It’s the Mods versus the Rockers in Rowan Joffe’s glossy update of Graham Greene’s canonical 1937 literary thriller Brighton Rock. Transposing the setting from pre-war England to the era of “teddy boys” on scooters, director Joffe graduates from BBC television movies to his first feature—an assured effort masking a lack of suspenseful drive and only scratching the surface of Greene’s ponderings on religious damnation and Catholic guilt. The film opens strongly with a shadowy murder – the light sparkling off a switchblade as it comes down in gray sheets of rain – but for all of its impeccable style, Brighton Rock ends up a thriller without bite and a variation on settings and themes explored at greater, satisfying length on HBO’s Boardwalk Empire.
A “Brighton rock” is one of those old fashioned hard candies with an image appearing in the middle no matter how much is eaten. Greene used the confection as a symbol for the inescapable depravity practiced by his young sociopath Pinkie Brown (Sam Riley) and his criminal ilk. Pinkie is an iconic figure of British literature formerly played with glaring intensity by Richard Attenborough in the first film adaptation back in 1947. Riley plays the role at a simmer with sneers borrowed from the Leonardo DiCaprio playbook, but is never quite malevolent enough to embody Greene’s complex misanthrope – he instead resembles a particularly snide Ben Sherman model.
Pinkie’s downfall is set in motion after he shows up too late to save a fellow gang member in that first scene, though he remembers the face of the man responsible. He will later bludgeon his target Fred Hale with a stone under the Brighton resort boardwalk but not before a compromising photo of the victim and his killers is left in the possession of Rose (Andrea Riseborough), a naive waitress working at the restaurant of Ida (Helen Mirren) – Hale’s former lover now bent on bringing the culprits to justice. Joffe convolutes the original plot by putting the characters in closer relationship proximity with neat and tidy motives – bypassing Greene’s debates with Catholic dogma, Pinkie’s sexual repulsion, and Ida’s ideological motivations to simplify the story with rote thriller tactics.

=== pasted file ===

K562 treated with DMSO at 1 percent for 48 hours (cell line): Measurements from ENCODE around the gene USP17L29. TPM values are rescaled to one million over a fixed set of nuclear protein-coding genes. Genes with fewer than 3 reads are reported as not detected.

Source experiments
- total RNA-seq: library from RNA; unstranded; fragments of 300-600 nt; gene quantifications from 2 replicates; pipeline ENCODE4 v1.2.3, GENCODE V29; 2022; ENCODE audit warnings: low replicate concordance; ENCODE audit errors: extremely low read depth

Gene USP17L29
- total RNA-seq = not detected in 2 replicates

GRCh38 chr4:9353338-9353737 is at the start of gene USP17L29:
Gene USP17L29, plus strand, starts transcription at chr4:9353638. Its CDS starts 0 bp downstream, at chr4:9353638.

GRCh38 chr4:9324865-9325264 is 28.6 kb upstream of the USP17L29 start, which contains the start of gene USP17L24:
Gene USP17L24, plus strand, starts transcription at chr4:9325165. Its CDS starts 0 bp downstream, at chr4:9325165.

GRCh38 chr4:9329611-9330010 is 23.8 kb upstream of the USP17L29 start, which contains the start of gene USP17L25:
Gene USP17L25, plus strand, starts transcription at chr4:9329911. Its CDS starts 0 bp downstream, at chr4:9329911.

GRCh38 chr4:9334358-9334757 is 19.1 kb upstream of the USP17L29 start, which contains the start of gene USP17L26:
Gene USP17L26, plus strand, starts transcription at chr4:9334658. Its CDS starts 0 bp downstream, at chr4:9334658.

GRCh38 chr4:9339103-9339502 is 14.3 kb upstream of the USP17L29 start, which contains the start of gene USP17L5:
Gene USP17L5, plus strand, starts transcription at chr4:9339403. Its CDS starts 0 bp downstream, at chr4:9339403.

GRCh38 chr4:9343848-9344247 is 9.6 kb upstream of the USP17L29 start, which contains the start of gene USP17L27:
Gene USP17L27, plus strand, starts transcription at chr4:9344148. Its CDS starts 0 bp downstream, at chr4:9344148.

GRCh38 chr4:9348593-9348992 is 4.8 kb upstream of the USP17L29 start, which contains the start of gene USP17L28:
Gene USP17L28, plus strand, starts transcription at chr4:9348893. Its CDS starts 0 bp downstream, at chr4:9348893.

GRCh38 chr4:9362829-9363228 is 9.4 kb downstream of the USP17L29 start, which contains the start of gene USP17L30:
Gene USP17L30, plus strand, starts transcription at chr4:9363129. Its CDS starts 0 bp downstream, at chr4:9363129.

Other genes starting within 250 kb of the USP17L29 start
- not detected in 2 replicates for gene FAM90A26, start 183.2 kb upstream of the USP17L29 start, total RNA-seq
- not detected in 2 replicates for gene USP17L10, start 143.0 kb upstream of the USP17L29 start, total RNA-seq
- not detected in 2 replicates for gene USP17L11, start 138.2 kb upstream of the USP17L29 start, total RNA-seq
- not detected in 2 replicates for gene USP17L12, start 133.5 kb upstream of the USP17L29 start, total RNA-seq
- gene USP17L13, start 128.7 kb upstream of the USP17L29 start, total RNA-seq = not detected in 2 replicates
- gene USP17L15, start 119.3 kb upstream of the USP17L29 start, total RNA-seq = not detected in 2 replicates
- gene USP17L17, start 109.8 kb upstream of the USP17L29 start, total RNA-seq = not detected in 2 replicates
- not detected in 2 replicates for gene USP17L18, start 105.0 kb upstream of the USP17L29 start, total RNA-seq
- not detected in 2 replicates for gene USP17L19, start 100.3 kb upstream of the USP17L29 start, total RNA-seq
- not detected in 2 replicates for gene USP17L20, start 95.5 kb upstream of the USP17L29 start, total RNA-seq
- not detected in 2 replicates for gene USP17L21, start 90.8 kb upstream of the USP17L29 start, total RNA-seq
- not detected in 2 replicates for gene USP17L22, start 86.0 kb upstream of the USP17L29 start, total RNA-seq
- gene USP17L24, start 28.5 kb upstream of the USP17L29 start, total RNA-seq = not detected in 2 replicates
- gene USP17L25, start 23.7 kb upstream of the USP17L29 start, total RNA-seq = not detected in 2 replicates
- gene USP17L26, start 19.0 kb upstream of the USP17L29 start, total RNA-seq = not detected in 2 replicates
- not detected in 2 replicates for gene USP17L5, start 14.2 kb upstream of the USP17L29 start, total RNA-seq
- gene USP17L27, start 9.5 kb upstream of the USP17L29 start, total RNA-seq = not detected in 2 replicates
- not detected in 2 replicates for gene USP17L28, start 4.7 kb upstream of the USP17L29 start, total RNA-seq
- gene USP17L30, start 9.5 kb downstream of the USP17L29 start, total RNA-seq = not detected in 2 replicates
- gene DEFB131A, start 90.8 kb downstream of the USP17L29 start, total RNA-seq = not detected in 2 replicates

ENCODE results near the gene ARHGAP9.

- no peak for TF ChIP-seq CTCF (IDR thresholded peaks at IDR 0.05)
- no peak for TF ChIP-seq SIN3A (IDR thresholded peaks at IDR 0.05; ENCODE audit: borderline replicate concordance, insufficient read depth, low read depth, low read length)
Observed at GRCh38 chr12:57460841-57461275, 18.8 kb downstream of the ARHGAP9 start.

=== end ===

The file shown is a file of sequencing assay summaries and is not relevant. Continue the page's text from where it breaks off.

Manipulating a romance with Rose all the way to marriage so that she can’t testify against him, Pinkie relinquishes any vestige of audience sympathy – he appears to us weak and smarmy especially in a pivotal scene when he makes a record of his voice declaring how much he loathes Rose as she beams at him from outside the recording booth. By the time the melodramatic climax occurs with a suicide pact at the edge of a windy bluff, Brighton Rock struggles to make us care about any of the participants. Mirren continues her late career of hard-ass roles but has little to do but present the “eye for an eye” revenge creed as a just and religiously-approved solution in opposition to Rose’s blind devotion to a husband she suspects of unspeakable acts.
By changing the time period, Joffe has raised the ire of many a British film critic who hold the text sacred. I am not in that camp and would be fine with the Quadrophenia bits if only the filmmakers had explored the youth revolt of the 1960s and had given more thought to Rose’s position as a timid young woman right at the cusp of feminism and the sexual revolution. Greene did not write a perfect story, but this version of Brighton Rock changes only a few negligible details without getting to the heart of the matter.
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